Asian nations, its dependence on

a single crop made it extremely vulnerable to fluctuations

in the world price of rice and to

variations in the harvest. The government has diminished

this vulnerability by instituting a

number of development programs aimed at diversifying the

economy and by promoting

scientific methods of farming, particularly controlled

flooding of the rice fields, so that the

rice harvest might remain stable even in years of few

rainfalls. In the early 1990s,

Thailand annually produced approximately 18.5 million

metric tons of rice, up from about

11.3 million metric tons per year in the 1960s (Dutt,

1992). Another example of its notable

success was the increase in tourism during the late 1980s

that boosted the economy of

Thailand’s service industry.

There are many ways to explain the economic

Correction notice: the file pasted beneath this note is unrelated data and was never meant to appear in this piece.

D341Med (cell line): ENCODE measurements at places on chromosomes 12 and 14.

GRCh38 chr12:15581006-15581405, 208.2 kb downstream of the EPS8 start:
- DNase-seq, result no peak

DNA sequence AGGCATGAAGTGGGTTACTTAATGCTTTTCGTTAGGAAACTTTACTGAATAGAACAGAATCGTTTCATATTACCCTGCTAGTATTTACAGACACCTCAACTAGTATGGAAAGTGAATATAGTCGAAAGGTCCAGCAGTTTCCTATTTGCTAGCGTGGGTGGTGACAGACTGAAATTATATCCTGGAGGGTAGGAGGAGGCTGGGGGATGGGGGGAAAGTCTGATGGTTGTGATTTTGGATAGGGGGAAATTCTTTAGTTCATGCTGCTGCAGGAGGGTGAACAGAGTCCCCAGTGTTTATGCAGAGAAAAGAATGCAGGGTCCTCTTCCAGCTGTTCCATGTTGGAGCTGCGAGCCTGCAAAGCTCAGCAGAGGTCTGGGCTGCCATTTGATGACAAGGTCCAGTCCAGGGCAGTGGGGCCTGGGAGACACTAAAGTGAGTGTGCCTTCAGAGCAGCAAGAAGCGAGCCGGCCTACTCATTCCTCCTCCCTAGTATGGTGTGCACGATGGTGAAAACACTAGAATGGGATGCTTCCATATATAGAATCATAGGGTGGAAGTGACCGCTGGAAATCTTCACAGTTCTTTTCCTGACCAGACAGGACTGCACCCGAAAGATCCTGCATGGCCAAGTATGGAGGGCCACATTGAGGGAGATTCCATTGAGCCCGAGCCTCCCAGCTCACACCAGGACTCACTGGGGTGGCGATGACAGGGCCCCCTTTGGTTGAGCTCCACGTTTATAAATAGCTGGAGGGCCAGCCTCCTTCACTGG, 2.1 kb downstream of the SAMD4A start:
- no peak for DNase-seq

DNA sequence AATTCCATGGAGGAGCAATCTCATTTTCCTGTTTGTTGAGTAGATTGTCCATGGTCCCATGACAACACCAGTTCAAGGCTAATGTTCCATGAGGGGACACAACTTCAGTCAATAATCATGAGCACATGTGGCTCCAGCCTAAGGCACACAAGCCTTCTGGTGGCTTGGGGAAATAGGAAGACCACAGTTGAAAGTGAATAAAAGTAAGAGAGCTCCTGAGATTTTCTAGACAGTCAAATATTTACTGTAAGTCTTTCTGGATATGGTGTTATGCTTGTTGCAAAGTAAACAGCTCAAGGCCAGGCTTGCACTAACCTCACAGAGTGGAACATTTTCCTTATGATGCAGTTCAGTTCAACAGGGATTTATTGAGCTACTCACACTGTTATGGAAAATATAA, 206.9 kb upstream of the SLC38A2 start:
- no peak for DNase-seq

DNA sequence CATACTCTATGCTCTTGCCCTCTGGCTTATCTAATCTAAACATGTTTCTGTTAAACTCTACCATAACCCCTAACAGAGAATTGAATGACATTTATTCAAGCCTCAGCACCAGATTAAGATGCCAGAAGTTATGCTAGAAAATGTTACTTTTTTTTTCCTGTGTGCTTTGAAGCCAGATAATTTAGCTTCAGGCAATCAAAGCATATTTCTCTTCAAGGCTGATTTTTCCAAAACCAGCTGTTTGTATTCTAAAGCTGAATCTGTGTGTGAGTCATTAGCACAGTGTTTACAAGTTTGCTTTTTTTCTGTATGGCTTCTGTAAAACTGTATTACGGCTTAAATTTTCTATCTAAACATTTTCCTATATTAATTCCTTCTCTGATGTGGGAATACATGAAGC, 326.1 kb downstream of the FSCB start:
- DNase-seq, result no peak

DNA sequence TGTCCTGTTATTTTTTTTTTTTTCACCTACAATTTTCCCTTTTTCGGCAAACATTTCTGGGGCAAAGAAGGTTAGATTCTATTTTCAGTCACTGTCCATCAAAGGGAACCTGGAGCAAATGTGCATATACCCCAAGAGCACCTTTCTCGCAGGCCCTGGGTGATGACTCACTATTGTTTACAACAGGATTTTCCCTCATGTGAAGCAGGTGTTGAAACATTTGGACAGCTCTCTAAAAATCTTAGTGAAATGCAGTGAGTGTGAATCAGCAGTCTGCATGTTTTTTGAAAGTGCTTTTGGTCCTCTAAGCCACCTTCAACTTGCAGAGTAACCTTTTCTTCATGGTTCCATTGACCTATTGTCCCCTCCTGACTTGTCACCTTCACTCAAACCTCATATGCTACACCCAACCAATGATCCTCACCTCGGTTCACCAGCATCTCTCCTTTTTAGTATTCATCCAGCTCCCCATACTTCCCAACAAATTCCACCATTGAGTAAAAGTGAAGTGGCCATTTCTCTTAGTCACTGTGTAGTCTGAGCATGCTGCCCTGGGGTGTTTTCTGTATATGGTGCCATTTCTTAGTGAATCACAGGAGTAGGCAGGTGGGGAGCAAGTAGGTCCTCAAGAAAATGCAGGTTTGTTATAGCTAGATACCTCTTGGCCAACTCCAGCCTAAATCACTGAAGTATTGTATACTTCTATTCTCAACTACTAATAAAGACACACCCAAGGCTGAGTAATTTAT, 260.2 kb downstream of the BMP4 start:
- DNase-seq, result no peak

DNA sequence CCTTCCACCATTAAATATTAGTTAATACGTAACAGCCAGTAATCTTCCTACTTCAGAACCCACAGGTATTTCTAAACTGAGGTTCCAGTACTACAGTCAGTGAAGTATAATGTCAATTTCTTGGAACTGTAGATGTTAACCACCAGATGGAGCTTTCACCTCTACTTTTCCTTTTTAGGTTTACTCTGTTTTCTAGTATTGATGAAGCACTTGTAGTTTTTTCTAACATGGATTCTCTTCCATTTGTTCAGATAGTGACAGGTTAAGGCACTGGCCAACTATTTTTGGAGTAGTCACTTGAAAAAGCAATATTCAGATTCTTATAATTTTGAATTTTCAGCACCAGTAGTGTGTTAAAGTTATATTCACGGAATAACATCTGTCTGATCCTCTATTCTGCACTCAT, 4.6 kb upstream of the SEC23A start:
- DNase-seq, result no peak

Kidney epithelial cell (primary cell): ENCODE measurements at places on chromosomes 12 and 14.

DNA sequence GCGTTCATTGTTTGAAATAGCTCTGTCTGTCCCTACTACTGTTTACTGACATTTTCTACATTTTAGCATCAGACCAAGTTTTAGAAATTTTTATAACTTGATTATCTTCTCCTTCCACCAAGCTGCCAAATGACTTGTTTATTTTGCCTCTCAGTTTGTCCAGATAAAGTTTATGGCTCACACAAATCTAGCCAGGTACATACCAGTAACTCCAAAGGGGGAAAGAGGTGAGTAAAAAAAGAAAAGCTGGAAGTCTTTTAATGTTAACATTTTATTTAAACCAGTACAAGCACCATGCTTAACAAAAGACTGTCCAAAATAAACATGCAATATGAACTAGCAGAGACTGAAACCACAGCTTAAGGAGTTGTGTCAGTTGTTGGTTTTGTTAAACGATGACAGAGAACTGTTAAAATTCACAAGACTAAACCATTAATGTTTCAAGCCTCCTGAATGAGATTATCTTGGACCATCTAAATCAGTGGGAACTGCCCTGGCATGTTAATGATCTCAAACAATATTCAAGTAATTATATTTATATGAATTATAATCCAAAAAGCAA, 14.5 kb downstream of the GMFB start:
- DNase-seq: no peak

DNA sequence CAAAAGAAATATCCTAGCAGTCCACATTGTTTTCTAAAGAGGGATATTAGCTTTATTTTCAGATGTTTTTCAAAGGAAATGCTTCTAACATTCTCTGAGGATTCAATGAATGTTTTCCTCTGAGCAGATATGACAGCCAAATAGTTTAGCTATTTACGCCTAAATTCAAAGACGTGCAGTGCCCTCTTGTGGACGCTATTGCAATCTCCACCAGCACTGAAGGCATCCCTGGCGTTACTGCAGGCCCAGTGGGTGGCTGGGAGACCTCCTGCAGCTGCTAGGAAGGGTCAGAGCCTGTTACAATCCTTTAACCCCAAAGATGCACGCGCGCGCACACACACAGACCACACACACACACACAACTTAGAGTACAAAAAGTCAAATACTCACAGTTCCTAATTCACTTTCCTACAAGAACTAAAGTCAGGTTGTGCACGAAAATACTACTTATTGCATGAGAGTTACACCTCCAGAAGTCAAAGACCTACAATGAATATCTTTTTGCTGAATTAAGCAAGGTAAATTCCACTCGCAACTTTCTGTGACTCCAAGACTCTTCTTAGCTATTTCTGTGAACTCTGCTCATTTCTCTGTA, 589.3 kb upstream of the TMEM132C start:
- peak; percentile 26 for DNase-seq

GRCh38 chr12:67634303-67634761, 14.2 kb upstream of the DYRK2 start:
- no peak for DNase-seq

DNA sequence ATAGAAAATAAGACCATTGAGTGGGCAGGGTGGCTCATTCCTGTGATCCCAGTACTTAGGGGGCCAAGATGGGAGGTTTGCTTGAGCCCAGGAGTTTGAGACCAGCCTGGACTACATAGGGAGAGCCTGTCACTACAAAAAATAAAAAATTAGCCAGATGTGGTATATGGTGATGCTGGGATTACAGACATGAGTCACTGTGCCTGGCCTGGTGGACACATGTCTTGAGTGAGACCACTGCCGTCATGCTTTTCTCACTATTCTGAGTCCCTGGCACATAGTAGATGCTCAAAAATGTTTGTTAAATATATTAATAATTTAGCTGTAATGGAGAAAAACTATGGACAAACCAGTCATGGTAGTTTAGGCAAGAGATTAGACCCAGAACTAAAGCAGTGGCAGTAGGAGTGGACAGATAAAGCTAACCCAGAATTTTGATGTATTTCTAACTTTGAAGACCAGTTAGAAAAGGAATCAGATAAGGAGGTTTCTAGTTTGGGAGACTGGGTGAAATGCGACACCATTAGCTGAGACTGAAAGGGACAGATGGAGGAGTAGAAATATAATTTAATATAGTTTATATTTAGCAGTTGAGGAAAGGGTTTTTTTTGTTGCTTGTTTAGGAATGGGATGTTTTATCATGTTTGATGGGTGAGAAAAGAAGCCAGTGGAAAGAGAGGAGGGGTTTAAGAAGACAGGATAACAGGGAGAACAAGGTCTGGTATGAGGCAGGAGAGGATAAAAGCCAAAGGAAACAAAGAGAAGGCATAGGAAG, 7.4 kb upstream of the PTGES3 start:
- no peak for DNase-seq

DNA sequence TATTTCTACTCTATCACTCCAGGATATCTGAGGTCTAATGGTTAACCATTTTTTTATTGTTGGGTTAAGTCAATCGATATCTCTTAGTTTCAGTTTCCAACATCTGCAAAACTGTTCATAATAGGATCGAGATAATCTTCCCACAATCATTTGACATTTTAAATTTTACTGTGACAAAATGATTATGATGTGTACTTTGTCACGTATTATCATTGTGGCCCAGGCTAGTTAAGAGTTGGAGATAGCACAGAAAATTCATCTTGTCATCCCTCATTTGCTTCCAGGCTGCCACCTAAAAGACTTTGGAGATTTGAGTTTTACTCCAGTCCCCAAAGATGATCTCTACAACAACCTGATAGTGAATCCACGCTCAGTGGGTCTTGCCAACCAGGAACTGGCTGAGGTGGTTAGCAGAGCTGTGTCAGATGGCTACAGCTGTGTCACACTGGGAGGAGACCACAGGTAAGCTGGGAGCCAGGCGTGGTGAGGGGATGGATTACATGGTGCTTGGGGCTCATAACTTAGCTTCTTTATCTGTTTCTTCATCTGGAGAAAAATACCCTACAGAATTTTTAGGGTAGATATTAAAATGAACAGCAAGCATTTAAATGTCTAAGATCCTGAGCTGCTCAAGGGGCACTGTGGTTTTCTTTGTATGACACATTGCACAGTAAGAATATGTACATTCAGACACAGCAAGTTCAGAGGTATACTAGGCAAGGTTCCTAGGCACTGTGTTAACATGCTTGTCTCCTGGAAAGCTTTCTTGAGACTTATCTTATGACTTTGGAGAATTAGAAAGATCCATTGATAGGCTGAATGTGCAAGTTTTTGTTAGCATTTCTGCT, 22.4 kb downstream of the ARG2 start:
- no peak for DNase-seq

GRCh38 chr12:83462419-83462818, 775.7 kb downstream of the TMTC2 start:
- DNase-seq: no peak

development of Thailand and other

Southeast Asian countries. Three things come to mind that

is associated with the rise of

their economic success in the 1980s to mid 1990s. The

first is the increase of foreign

direct investment (FDI). In the mid 1980s, there was an

average $676 million dollars in

FDI and by 1995, FDI flowing into Thailand’s economy had an

average $2,300 million

dollars. Second, the stock market grew in size between

1980 and 1996; Thailand’s market

grew from a mere $1.2 billion dollars to a staggering $99.8

billion dollars (before the

crash in 1997). Third, the people’s incomes in many

Southeast Asian countries rose

dramatically between 1980s and early 1990s. In Thailand,

the gross domestic product per

person rose from $444 in 1980 to $6,900 in 1996. Beginning

in the early 1980s, huge